Consumer Goods You Didn't Know Were Made in Latin America

Two for Tuesday: Consumer Goods You Didn’t Know Were Made in Latin America

“Made in China.” Sound all too familiar?

China usually comes to mind when thinking of outsourced manufacturing. The Chinese manufacture and export everything from shoes to personal computers. However, Latin America is quickly becoming the next big market to watch out for, as their growing labor force is creating a booming industry in areas such as retail and healthcare. Latin America is also a big manufacturing hub for some surprising consumer goods, so on this Two for Tuesday, we will be looking at two surprising goods made in Latin America.


Latin America seemingly holds the key to the future of the global automobile industry. While Brazil has been the Latin American leader in foreign car manufacturing for years, Mexico is actually in a position to surpass Brazil in this industry. With extremely liberal free trade agreements, car makers such as Nissan, Audi and Honda are investing and building factories in Mexico; for example, Audi is building a $1.3 billion factory to assemble their luxury Q5 SUV. Because of Mexico’s free trade agreements, 80% of the cars built in Mexico are exported to other countries, two-thirds of which go to the United States. Experts predict Mexico will produce 3.2 million vehicles this year while Brazil should produce 3.17 vehicles.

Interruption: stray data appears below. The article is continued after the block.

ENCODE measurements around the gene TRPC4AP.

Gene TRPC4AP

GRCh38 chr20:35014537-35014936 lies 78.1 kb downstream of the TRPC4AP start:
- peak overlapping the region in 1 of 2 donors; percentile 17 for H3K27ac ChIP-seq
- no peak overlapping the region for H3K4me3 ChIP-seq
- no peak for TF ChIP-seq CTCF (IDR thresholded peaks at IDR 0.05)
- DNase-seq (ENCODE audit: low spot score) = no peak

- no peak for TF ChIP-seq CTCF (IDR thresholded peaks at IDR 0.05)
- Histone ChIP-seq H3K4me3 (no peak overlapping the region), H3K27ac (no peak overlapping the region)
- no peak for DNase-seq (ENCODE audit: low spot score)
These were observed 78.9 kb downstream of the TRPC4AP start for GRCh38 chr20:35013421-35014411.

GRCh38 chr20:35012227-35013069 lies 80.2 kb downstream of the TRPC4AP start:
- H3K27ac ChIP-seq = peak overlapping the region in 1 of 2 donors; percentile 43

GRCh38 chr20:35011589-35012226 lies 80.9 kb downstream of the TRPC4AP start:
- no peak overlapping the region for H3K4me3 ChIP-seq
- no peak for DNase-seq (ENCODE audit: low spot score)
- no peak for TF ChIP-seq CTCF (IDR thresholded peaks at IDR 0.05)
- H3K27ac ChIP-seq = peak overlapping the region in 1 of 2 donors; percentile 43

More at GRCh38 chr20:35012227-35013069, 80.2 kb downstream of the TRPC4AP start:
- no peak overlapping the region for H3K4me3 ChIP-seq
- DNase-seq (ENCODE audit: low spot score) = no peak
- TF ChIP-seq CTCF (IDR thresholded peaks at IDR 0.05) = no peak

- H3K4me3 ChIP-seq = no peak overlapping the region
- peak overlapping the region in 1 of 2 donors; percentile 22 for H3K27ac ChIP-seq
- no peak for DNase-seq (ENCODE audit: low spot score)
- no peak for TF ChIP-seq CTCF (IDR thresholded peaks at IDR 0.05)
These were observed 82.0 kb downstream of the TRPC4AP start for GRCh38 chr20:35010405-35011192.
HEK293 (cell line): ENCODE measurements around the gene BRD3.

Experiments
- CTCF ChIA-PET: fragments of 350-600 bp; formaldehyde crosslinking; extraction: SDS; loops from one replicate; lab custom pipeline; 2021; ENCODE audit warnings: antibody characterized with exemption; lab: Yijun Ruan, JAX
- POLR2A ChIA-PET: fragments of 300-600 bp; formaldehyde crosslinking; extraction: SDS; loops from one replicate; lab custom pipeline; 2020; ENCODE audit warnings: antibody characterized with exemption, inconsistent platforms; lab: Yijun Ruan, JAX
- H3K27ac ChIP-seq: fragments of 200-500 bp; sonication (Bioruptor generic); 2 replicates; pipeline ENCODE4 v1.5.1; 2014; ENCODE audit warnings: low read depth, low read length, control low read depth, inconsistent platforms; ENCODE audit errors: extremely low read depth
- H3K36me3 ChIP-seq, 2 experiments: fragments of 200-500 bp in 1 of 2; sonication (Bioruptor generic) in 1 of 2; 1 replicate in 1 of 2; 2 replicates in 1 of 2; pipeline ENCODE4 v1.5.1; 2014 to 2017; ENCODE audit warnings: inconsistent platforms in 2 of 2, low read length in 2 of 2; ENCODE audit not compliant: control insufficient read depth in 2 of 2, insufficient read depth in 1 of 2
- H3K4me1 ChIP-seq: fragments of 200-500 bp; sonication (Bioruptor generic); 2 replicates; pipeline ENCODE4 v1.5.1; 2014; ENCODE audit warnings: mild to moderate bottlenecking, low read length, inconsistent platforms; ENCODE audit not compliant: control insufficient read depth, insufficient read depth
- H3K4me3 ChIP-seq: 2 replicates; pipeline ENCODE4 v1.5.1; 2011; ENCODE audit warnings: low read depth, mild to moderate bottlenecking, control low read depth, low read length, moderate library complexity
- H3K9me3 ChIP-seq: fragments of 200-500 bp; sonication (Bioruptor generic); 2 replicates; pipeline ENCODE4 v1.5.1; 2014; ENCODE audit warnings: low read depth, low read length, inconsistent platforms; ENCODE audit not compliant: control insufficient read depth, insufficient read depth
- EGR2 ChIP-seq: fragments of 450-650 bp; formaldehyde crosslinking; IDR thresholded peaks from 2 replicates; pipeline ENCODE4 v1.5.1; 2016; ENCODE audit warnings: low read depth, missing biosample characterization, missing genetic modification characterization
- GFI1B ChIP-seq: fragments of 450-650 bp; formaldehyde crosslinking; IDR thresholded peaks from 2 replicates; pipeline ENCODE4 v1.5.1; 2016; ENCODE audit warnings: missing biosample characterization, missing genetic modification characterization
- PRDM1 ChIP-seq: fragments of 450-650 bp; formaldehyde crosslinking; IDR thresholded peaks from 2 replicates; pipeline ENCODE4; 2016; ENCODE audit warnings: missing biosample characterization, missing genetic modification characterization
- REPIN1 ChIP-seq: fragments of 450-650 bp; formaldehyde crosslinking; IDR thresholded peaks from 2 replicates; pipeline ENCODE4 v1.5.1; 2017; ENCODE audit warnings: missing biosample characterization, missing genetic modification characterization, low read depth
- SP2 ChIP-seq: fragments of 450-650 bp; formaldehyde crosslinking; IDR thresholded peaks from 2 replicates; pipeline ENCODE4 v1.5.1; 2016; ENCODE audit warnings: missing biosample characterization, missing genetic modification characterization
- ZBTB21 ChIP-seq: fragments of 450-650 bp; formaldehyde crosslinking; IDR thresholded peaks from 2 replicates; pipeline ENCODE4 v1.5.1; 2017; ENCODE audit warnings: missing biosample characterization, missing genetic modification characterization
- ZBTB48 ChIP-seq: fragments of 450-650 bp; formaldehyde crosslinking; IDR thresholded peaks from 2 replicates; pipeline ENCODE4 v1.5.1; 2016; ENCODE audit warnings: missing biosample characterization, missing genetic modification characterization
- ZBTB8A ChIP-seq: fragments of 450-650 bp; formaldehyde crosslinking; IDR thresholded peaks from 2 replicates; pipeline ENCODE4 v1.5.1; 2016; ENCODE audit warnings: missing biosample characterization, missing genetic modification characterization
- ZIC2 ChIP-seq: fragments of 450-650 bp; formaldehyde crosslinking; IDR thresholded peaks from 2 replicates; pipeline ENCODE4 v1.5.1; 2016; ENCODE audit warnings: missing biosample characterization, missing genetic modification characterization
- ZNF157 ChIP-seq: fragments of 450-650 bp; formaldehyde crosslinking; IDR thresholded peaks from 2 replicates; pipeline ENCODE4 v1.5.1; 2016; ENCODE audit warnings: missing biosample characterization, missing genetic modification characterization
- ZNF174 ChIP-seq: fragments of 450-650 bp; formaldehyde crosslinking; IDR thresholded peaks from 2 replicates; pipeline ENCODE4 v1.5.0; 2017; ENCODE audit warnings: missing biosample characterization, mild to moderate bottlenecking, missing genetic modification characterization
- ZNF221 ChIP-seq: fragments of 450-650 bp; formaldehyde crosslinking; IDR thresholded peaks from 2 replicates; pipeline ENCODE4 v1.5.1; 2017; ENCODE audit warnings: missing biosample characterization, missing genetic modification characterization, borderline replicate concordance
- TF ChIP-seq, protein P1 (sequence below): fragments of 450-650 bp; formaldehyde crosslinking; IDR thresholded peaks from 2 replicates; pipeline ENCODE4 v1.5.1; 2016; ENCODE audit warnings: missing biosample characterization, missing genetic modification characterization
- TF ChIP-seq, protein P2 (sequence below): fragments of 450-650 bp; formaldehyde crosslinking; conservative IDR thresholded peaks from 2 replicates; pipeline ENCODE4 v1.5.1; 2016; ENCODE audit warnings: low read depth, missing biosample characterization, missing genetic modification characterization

Baseball might be America’s past time, but Rawlings baseballs (the official baseballs of the MLB) are not made in the United States of America. Instead, these baseballs are stitched up by workers Turrialba, Costa Rica–the only factory authorized to supply baseballs to the MLB. Up until 1987, Haiti housed the world’s sole Rawlings factory, but the baseball goods company decided to open up a second factory in Costa Rica when political unrest seemed like it was on its way in Haiti. In 1990, Rawlings was forced to shut down their Haiti, leaving the Costa Rican factory as the sole manufacturing plant. A single baseball only lasts a few pitches during a game before it needs to be switched out for a fresh ball, meaning that the Costa Rican factory makes 2.4 million baseballs a year and each of the 300 workers are required to produce 156 baseballs per week.

Cover Photo Source: American Spirit /

[author] [author_image timthumb=’on’][/author_image] [author_info]Jenny is a Junior Executive at SJG. She earned her BA in Psychology and a minor in Educational Studies in 2014 from Colgate University. Outside the office, Jenny loves to travel (usually to Disney World), bake and watch copious amounts of TLC.[/author_info] [/author]